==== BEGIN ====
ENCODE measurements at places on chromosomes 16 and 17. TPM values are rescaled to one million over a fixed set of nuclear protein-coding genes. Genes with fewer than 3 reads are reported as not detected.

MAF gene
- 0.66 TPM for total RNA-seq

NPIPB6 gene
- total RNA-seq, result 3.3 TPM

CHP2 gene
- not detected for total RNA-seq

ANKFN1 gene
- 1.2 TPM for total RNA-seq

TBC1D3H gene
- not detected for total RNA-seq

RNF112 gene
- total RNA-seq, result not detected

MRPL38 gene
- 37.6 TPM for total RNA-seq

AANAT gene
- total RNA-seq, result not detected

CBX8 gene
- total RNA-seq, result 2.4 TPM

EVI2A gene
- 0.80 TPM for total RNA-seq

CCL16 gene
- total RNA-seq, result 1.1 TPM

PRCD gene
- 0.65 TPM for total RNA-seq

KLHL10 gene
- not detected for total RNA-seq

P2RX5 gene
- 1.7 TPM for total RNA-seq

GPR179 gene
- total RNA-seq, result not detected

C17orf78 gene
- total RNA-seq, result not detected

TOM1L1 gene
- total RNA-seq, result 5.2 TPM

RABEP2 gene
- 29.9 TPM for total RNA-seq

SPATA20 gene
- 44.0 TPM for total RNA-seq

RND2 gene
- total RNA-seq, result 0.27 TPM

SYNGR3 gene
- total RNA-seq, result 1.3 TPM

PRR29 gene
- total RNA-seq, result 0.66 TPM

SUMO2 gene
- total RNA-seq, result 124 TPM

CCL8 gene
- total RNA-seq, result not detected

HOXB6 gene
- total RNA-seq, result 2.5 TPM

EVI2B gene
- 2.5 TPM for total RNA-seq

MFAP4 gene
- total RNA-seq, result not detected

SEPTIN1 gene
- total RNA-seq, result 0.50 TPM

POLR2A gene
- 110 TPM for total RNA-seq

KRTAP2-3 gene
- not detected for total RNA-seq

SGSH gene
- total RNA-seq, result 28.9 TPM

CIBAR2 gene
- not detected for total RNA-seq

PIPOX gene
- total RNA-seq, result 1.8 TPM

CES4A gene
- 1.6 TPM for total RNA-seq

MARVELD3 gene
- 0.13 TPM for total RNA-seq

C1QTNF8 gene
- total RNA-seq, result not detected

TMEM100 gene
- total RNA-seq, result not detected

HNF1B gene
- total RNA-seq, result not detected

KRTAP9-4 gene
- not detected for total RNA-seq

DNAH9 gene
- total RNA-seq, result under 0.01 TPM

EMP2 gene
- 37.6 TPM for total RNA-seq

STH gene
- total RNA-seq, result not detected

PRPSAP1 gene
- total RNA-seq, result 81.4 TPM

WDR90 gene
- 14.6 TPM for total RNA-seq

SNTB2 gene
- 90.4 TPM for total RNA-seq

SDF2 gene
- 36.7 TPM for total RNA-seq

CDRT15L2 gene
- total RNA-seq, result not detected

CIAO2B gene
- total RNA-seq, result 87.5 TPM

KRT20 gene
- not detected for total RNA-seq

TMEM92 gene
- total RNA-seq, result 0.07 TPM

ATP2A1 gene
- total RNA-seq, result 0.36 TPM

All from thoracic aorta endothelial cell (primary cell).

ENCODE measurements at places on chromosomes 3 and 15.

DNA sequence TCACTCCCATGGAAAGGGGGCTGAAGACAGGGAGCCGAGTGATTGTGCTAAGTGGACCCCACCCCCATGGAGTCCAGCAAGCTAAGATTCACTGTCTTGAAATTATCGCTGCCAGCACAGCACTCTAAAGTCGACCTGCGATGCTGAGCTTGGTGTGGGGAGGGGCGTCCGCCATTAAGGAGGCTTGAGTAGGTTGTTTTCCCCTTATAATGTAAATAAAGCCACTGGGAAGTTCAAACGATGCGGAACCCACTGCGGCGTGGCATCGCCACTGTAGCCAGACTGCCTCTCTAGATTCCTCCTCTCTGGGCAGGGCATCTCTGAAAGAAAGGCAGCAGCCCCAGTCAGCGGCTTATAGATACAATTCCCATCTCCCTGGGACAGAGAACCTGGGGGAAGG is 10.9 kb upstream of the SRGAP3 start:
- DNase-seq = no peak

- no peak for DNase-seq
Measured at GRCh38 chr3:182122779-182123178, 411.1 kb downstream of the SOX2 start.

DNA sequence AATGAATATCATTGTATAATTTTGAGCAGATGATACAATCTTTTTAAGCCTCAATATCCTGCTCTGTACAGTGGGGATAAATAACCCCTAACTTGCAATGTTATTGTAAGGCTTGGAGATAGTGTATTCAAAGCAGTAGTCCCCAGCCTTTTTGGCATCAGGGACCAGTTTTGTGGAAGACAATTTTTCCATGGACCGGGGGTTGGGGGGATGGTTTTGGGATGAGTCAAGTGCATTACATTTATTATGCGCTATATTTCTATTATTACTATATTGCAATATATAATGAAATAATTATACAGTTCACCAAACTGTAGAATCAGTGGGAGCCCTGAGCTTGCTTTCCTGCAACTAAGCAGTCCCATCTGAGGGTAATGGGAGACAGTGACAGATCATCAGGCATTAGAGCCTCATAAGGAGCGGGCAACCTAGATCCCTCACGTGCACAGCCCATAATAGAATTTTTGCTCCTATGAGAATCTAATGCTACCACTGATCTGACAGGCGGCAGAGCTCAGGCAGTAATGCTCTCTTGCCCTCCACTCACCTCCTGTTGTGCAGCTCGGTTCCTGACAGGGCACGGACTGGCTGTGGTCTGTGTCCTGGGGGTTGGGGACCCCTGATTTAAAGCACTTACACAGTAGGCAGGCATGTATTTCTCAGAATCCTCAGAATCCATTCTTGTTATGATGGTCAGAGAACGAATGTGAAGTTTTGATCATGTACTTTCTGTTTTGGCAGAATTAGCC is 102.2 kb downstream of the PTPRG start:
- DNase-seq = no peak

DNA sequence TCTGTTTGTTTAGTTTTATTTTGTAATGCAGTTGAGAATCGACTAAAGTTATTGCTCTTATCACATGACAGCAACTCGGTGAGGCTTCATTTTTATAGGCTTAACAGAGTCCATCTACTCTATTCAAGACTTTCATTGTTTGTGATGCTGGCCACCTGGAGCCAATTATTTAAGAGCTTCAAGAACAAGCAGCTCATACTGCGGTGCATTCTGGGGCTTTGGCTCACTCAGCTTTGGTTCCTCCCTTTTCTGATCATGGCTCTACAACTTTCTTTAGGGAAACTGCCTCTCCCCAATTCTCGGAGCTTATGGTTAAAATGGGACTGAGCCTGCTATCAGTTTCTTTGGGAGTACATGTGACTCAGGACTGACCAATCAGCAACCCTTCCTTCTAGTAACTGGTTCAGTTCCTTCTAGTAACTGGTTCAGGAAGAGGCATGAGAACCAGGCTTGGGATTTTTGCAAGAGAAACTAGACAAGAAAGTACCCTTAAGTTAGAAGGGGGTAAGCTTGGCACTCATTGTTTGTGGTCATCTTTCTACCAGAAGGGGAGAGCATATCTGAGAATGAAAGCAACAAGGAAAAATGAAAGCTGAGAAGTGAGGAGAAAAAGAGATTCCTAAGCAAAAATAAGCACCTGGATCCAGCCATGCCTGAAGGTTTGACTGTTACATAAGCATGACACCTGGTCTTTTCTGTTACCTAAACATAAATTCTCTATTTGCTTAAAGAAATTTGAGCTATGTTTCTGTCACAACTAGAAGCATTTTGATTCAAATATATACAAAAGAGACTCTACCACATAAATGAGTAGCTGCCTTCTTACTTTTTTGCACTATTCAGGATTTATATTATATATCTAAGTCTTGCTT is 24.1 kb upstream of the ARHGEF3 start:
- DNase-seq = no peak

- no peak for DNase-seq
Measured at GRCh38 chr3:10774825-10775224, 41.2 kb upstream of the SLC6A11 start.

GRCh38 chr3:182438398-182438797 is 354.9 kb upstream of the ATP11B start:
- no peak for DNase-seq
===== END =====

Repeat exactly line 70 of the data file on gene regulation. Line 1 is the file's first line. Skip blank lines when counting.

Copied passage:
MARVELD3 gene